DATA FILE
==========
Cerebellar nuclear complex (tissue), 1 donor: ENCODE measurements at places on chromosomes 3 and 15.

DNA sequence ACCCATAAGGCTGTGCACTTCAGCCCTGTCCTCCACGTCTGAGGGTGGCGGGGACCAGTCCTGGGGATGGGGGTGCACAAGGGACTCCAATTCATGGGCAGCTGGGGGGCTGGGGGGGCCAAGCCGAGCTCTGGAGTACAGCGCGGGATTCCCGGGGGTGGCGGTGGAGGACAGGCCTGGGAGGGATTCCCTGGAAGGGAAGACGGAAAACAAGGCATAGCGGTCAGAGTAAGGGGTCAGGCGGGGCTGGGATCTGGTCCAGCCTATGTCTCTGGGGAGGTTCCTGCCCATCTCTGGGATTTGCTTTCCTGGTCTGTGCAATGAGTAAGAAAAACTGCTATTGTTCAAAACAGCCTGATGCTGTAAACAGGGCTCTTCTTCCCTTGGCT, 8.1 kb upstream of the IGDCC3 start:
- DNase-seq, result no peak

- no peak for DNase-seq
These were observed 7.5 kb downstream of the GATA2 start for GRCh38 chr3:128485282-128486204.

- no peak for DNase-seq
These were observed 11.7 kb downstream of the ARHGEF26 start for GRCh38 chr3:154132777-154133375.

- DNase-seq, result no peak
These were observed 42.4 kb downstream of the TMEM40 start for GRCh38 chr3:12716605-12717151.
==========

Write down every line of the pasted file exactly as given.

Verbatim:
Cerebellar nuclear complex (tissue), 1 donor: ENCODE measurements at places on chromosomes 3 and 15.

DNA sequence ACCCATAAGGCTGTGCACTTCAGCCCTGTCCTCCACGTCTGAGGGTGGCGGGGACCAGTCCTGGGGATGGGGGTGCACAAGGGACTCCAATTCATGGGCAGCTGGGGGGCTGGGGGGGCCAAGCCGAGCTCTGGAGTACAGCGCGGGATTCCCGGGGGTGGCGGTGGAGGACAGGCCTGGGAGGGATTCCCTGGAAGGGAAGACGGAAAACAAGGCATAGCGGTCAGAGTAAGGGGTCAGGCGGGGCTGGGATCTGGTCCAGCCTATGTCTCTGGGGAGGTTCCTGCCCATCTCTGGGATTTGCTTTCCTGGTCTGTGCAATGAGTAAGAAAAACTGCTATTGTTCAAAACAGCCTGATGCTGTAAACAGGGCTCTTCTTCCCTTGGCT, 8.1 kb upstream of the IGDCC3 start:
- DNase-seq, result no peak

- no peak for DNase-seq
These were observed 7.5 kb downstream of the GATA2 start for GRCh38 chr3:128485282-128486204.

- no peak for DNase-seq
These were observed 11.7 kb downstream of the ARHGEF26 start for GRCh38 chr3:154132777-154133375.

- DNase-seq, result no peak
These were observed 42.4 kb downstream of the TMEM40 start for GRCh38 chr3:12716605-12717151.